We invest so much time and emotion in our romantic relationships that financial matters can be neglected. If you're planning a future together, it's important to understand each other’s attitudes to money sooner rather than later.


According to Relationships Australia, financial stress is a key factor of relationship breakdown. Their 2019 survey revealed that 53 percent of respondents did not consider their partner’s financial circumstances important when they entered into the relationship. Chatting with your partner about money is the first step in planning your financial future together. Consider the following points before the finance chat:


Hey, big spender?

Do you spend most of your monthly pay or prefer to save for the future? Ideally, you need to understand each other’s views on money matters before deciding on your joint financial goals and how to achieve them.


What are your joint financial goals?

Your financial goals are likely to mirror your life goals. Perhaps you are dreaming of a big wedding, buying a home together or starting a family? Such goals involve considerable expense, so it’s a good idea to plan how you will manage this in a way that suits you both.


How will you share your expenses?

If you are planning to live together, set a household budget for your monthly expenses. Use our Budget Planner to review your monthly incomes and expenses. If your salaries differ considerably and you want to share your joint expenses proportionally, divide the total of your monthly combined net incomes by the total of your monthly essential expenses (food, rent, bills etc.) to get a common denominator. Then divide each of your monthly net salaries by the common denominator to determine how much to contribute. Both amounts should total your monthly expenses. 


Could a joint bank account be your next big step?

A joint transaction account is useful for managing your everyday expenses as a couple but keep your existing account too if financial independence is important to you. Treating your partner to a meal or a present may not seem quite as special if it’s paid from your joint account. 


If you are saving for the future, perhaps for your own home, set up an interest-bearing joint savings account to keep your savings separate. Our Bonus Saver* account offers you the opportunity to earn bonus interest if you satisfy the conditions.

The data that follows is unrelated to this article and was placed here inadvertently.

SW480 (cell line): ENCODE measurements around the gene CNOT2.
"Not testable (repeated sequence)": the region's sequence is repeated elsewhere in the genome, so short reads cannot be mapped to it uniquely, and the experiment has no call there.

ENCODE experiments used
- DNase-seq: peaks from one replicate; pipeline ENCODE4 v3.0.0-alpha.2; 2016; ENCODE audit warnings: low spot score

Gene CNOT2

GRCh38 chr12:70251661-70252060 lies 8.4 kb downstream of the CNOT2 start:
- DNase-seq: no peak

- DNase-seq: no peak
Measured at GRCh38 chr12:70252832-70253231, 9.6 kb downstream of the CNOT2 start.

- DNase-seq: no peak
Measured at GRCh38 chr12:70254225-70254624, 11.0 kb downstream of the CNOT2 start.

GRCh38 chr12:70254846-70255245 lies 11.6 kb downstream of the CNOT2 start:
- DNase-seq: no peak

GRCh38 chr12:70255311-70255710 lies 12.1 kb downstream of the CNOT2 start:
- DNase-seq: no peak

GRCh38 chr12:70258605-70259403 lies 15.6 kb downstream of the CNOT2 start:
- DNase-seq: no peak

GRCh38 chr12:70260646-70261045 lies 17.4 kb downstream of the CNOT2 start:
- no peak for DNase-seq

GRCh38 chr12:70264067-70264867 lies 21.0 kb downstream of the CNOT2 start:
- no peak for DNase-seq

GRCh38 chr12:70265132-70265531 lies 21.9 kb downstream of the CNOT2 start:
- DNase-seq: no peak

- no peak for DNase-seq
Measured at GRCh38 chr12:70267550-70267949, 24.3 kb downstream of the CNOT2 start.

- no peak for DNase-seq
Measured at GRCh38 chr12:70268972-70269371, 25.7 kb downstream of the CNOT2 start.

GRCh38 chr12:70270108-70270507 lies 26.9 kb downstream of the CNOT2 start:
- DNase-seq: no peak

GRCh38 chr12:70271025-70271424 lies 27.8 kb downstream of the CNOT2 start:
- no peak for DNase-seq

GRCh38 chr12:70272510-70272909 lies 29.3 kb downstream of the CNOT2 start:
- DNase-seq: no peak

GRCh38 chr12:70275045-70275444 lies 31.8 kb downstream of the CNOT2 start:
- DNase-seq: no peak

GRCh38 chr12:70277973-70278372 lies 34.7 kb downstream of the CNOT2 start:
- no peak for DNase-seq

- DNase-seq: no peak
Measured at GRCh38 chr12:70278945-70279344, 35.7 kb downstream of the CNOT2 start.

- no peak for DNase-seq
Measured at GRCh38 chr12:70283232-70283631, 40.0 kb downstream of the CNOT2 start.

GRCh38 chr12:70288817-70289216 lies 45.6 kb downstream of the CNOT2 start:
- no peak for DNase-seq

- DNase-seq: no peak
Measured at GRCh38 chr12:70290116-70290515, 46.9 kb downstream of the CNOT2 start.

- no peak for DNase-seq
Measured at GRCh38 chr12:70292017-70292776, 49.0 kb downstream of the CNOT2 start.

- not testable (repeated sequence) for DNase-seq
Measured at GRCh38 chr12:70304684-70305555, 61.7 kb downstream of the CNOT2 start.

Whatever you decide, it’s important that you are both happy with your financial arrangements and that neither of you feel constrained by your financial status as a couple.


Who will manage your finances?

If you set up a joint account, decide who will manage the expenses or whether will you share the responsibility. It’s a good idea to add both of your names to utility bills, such as gas and electricity, so that you’re both equally responsible. Keep your joint financial information in one place and ensure that you both have online access to joint accounts for transparency. Being open and honest about money is always the best policy.


Be mindful about potential money issues

One of you may be more ‘financially savvy’ than the other, but always read and make sure that you understand any financial document before signing it. Seek help from your bank or a trusted adviser if you do not understand what you are being encouraged to sign and never sign a document just because your partner told you to do so. Relationships Australia offer the following advice:


  • Bills: if a utility service, such as electricity, is in your name only, it is your sole responsibility to pay the bills.
  • Loans: if you have agreed to a joint loan and your partner defaults on the loan, you may be liable for the whole amount, including fees and interest, even if your relationship ends. A joint loan does not mean that you’re liable for half the debt.
  • Credit cards: if you agree to share a credit card with your partner, you will be equally liable for repaying what’s owed on the card and your credit rating could be affected if you cannot repay the debt. Trust is important in any relationship, but especially regarding finances.
  • Financial abuse: if you are pressured by your partner, family or friends to relinquish control of your money or property, you could be experiencing financial abuse. If you think that you could be a victim of financial abuse seek help from 1800RESPECT, The Family Relationship Advice Line or Lifeline.
  • Gambling: if gambling is negatively affecting your finances or your relationship, you need to seek help. Relationships Australia have specialist gambling support programs that offer counselling to help you overcome a gambling problem and reorganise your finances.


At G&C Mutual Bank, we have a range of outstanding products and services to help you achieve your financial goals. Whether you want to set up a joint transaction account, a joint savings account, apply for your first home loan or for a personal loan to make your wedding dreams come true, we’re ready to help you.


We’re a different kind of bank, a customer owned bank, where you’re at the centre of everything we do. Contact us today to find out more about the G&C Mutual Bank difference and how we can help you own your banking.


*Refer to Bonus Saver product information for full details.